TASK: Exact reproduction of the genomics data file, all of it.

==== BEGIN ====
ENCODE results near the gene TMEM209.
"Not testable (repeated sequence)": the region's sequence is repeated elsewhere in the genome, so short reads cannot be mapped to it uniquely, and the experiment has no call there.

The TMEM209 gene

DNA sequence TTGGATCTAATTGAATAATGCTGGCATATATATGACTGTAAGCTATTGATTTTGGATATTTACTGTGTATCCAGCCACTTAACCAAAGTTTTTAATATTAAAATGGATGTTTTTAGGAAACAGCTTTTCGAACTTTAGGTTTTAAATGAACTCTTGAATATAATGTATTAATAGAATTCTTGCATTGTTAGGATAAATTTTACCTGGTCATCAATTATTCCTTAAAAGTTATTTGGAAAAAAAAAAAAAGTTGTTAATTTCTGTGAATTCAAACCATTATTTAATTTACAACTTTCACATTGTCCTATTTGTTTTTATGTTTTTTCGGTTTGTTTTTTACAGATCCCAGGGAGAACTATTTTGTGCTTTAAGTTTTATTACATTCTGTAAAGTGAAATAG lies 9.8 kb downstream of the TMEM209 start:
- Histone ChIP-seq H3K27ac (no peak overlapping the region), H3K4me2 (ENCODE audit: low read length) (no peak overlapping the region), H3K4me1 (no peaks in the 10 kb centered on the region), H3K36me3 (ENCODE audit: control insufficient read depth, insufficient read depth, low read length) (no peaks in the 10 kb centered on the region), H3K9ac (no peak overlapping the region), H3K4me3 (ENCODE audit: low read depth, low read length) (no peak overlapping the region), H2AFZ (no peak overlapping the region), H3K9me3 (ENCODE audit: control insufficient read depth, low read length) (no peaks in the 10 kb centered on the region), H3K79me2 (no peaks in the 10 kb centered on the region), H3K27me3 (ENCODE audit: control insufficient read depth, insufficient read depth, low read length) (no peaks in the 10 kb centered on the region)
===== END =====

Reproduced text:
ENCODE results near the gene TMEM209.
"Not testable (repeated sequence)": the region's sequence is repeated elsewhere in the genome, so short reads cannot be mapped to it uniquely, and the experiment has no call there.

The TMEM209 gene

DNA sequence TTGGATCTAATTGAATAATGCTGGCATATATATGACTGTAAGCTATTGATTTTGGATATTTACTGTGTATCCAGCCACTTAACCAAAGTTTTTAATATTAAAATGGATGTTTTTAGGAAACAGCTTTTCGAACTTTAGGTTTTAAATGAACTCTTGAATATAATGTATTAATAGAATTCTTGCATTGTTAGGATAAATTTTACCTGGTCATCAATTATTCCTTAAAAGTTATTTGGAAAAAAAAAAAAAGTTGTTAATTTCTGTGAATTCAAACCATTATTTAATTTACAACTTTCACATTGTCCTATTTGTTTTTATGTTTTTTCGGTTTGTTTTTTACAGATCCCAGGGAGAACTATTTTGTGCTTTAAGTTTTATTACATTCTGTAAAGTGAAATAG lies 9.8 kb downstream of the TMEM209 start:
- Histone ChIP-seq H3K27ac (no peak overlapping the region), H3K4me2 (ENCODE audit: low read length) (no peak overlapping the region), H3K4me1 (no peaks in the 10 kb centered on the region), H3K36me3 (ENCODE audit: control insufficient read depth, insufficient read depth, low read length) (no peaks in the 10 kb centered on the region), H3K9ac (no peak overlapping the region), H3K4me3 (ENCODE audit: low read depth, low read length) (no peak overlapping the region), H2AFZ (no peak overlapping the region), H3K9me3 (ENCODE audit: control insufficient read depth, low read length) (no peaks in the 10 kb centered on the region), H3K79me2 (no peaks in the 10 kb centered on the region), H3K27me3 (ENCODE audit: control insufficient read depth, insufficient read depth, low read length) (no peaks in the 10 kb centered on the region)